ashdod

The best place to begin your visit to the vibrant port city of Ashdod is at Givat Yonah, the towering hill that is the traditional site of the tomb of the sea-faring Jonah the prophet, who was swallowed by a whale.

A wonderful overview of Ashdod awaits you here: You’ll see Israel’s busiest cargo port, where over 100,000 tourists also enter and leave the country.

Givat Yonah is also an archaeological mound, which makes it the best place to appreciate how this city, which started out in the Bible as a Philistine town, has expanded––thanks to its port, industries and its energetic new immigrant community––to a showcase city of over 200,000.
The wide boulevards that cross its new neighborhoods, with their shiny white Mediterranean-style apartment houses and numerous parks, show the painstaking planning that has made Ashdod an appealing place to live and to visit.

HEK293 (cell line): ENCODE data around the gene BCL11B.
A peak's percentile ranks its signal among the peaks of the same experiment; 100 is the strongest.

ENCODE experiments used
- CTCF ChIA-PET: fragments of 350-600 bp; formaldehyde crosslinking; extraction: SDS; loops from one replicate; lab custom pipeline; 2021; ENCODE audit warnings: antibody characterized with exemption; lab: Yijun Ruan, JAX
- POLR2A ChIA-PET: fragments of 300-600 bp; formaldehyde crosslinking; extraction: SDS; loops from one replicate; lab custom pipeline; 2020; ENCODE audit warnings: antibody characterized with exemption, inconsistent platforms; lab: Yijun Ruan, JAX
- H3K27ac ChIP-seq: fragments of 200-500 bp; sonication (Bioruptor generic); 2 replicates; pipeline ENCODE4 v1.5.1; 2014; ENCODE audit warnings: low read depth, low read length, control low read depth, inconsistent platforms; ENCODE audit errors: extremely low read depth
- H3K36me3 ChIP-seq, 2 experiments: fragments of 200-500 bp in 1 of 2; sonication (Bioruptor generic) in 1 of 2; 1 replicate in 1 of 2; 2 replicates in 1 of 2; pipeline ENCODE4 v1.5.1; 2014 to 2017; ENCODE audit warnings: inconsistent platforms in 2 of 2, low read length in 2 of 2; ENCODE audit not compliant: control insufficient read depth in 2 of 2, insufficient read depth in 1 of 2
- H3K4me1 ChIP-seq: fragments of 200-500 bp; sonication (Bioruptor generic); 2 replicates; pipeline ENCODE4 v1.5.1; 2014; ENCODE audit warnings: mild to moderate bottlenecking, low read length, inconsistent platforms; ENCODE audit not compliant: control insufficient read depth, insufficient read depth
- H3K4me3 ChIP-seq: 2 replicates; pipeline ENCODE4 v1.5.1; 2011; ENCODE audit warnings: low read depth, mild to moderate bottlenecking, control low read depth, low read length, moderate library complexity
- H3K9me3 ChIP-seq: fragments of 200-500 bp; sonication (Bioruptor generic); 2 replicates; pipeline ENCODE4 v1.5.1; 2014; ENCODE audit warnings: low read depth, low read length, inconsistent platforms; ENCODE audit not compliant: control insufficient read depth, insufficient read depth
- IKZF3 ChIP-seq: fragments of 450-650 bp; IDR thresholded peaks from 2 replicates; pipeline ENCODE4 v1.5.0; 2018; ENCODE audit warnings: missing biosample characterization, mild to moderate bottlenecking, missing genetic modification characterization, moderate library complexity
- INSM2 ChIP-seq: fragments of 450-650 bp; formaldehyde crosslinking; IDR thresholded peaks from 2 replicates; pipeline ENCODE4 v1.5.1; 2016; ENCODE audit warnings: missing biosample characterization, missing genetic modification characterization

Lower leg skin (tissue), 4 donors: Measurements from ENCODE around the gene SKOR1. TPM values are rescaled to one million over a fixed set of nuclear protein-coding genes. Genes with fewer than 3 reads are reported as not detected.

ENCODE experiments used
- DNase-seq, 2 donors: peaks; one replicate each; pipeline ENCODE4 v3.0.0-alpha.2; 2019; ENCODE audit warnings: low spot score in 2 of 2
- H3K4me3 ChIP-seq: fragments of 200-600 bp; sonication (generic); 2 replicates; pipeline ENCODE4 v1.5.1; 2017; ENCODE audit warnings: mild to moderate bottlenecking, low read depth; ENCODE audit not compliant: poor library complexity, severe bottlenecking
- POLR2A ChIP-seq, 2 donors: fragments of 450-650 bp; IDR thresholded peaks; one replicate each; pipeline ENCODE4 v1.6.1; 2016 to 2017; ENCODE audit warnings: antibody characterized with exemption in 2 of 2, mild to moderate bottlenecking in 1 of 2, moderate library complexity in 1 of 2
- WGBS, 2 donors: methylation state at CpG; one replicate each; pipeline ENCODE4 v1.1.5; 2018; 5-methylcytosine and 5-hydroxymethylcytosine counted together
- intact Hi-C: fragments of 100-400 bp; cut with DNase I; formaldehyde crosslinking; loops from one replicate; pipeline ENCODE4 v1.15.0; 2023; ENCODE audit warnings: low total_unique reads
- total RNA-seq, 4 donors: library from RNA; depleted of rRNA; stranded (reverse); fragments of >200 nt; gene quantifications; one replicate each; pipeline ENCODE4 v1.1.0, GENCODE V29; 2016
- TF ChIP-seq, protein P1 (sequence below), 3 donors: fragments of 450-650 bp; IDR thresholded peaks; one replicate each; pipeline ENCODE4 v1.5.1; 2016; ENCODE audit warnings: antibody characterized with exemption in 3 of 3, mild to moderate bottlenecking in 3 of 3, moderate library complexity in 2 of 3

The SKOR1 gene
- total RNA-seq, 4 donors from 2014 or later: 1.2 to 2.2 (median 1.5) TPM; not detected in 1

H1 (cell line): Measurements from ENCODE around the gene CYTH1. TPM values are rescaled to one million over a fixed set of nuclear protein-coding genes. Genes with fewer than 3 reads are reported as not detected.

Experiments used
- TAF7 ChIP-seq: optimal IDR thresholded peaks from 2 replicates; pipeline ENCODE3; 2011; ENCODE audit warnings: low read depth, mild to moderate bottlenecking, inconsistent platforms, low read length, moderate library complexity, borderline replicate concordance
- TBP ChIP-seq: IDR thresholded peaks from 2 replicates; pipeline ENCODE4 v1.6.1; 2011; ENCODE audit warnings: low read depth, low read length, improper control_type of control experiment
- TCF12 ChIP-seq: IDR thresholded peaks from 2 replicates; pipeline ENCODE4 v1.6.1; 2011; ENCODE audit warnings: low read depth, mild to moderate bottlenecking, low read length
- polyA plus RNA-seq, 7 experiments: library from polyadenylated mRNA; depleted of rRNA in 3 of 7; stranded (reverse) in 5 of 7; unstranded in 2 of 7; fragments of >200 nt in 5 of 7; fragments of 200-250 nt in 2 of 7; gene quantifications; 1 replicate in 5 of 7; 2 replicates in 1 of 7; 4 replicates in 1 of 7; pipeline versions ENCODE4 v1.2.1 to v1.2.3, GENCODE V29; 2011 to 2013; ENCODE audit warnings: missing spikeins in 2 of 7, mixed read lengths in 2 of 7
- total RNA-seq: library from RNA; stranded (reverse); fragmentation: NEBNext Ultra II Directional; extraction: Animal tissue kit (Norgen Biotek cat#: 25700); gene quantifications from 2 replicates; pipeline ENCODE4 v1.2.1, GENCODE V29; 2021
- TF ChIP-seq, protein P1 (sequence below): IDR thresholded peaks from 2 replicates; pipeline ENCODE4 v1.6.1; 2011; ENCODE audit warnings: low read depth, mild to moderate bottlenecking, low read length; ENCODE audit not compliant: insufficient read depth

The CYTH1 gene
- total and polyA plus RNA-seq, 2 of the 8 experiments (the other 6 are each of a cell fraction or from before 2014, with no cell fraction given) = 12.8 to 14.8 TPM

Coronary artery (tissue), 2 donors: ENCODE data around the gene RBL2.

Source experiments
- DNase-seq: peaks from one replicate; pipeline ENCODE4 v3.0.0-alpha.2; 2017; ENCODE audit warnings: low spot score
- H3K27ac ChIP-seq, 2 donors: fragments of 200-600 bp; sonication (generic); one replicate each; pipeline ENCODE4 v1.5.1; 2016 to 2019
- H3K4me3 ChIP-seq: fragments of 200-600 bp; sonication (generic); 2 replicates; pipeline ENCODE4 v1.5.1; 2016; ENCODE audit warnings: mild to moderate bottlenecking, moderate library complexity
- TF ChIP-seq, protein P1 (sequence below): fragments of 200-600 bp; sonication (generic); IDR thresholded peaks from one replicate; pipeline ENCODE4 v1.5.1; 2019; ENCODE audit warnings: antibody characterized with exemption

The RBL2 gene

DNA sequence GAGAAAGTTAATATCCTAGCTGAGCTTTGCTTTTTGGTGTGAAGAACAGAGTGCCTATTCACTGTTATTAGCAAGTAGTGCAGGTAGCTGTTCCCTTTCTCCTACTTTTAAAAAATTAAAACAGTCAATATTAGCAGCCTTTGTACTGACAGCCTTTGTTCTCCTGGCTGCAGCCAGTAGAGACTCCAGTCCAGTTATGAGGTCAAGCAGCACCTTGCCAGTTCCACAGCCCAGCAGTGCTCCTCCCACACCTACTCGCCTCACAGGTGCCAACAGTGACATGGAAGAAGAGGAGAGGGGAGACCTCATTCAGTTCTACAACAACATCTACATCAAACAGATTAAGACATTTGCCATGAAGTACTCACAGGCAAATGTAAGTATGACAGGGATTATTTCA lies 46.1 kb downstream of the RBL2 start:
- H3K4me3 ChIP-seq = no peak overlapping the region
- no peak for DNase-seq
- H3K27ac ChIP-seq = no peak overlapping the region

As you tour the city, look for the Blue Route tourist signs, which explain various points of interest. In northwestern Ashdod you can take a relaxing walk along the Lachish Stream promenade where a free zoo features zebras, rare Berber sheep, deer, ostriches and other animals. Try to time your stroll to end with a romantic sunset where the stream meets the sea.

In the southeastern part of town is "Ad Halom" Park: The "Ad Halom" (“thus far”) Bridge, dating back to Turkish times, is the furthest point north the Egyptian army reached during the War of Independence. A war memorial and lookout tell the story, and following the 1977 Israeli-Egyptian peace treaty, Israel invited Egypt to build the obelisk-shaped memorial you’ll see here.

 

Cities of the Holy Land

 

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